Nation editor-at-large and host of MSNBC’s All In with Chris Hayes.
During coverage of last night’s elections, MSNBC host and Nation editor-at-large Chris Hayes contrasted Tuesday’s results with the off-year elections of four years prior. While GOP wins in 2009 predicted a forthcoming House takeover, last night’s results don’t point to “the same kind of prophecy,” Hayes observed. He was later joined by colleagues Alex Wagner and Steve Kornacki to talk Chris Christie’s re-election and what it means for the New Jersey governor’s almost inevitable 2016 run for president.
One day into the government shutdown—despite emerging fissures within the GOP and widespread public opposition to their strategy—House Republicans continue to hold the federal government hostage in their attempt to delay the implementation of the Affordable Care Act. Fox News has ramped up their spin machine, calling the crisis a “slimdown.” Meanwhile 72 percent of Americans oppose a government shutdown to block the Affordable Care Act.
MSNBC’s Chris Hayes documents the human cost of the Republican’s intransigence and the growing frustration within the GOP to the Tea Party caucas’ political unteneble position.
On October 17, the US government will no longer be able to fund itself. In order to meet the spending obligations that Congress has already debated and appropriated, House Republicans will have to agree to raise the debt ceiling. Though every partisan and policy-maker agrees that the failure to meet debt obligations would be catastrophic, Republicans, once again, are holding the economy hostage by tying the vote to a series of conservative legislative principles.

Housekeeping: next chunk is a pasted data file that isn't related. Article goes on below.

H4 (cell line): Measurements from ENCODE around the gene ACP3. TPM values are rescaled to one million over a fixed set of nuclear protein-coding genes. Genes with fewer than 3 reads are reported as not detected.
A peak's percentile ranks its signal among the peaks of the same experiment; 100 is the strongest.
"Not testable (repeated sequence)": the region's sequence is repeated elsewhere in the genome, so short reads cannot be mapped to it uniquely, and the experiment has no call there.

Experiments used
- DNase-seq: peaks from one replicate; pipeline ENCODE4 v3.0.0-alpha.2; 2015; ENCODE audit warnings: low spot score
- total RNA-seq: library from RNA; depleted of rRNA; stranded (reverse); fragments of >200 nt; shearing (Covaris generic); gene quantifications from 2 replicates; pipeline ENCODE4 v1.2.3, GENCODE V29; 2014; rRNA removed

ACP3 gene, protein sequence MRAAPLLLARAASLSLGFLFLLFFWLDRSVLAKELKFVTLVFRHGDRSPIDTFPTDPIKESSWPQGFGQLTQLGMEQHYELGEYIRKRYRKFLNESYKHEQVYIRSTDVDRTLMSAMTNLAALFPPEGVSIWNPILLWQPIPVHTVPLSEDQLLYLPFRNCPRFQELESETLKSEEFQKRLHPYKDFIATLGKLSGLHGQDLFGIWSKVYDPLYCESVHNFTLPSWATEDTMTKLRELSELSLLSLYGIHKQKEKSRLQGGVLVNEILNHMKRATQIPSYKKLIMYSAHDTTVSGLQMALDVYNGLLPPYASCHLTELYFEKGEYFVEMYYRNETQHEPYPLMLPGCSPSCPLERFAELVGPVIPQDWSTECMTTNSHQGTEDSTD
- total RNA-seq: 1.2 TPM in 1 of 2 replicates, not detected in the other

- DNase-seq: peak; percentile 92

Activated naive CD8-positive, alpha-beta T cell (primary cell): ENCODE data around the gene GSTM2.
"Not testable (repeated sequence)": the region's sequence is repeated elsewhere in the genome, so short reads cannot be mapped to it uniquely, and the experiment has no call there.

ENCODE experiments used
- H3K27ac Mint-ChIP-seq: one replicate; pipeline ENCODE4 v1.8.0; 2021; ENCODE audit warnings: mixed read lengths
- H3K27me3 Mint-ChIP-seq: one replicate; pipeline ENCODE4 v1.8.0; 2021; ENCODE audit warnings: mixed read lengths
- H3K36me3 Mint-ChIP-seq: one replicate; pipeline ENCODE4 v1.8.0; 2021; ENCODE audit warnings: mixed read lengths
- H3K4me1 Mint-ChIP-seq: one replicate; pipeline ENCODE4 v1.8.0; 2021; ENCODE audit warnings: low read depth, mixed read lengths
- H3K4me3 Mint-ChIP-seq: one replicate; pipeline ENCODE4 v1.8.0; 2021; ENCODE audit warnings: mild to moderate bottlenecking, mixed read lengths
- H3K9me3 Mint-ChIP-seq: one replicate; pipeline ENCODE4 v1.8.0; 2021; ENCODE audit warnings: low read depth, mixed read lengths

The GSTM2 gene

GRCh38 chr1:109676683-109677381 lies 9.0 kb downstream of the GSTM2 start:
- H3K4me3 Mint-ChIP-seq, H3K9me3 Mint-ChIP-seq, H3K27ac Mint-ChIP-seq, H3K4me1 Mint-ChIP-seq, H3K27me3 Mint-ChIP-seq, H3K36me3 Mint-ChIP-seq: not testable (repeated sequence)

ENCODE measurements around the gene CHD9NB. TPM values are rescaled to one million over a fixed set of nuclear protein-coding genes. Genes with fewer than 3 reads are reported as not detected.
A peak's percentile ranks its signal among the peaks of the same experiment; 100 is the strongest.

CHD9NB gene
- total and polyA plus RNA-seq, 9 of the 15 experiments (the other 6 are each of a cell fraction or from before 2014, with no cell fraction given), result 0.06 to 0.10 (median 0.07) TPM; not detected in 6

This week, House Republicans leaked their demands—the ransom note includes, among other things, a one year delay to the Affordable Care Act, progress on the Keystone pipeline and tax reform measures based on Paul Ryan budget. As MSNBC’s Chris Hayes notes, “Republicans are blackmailing the American people with the agenda that lost the last presidential election by 3.5 million votes.”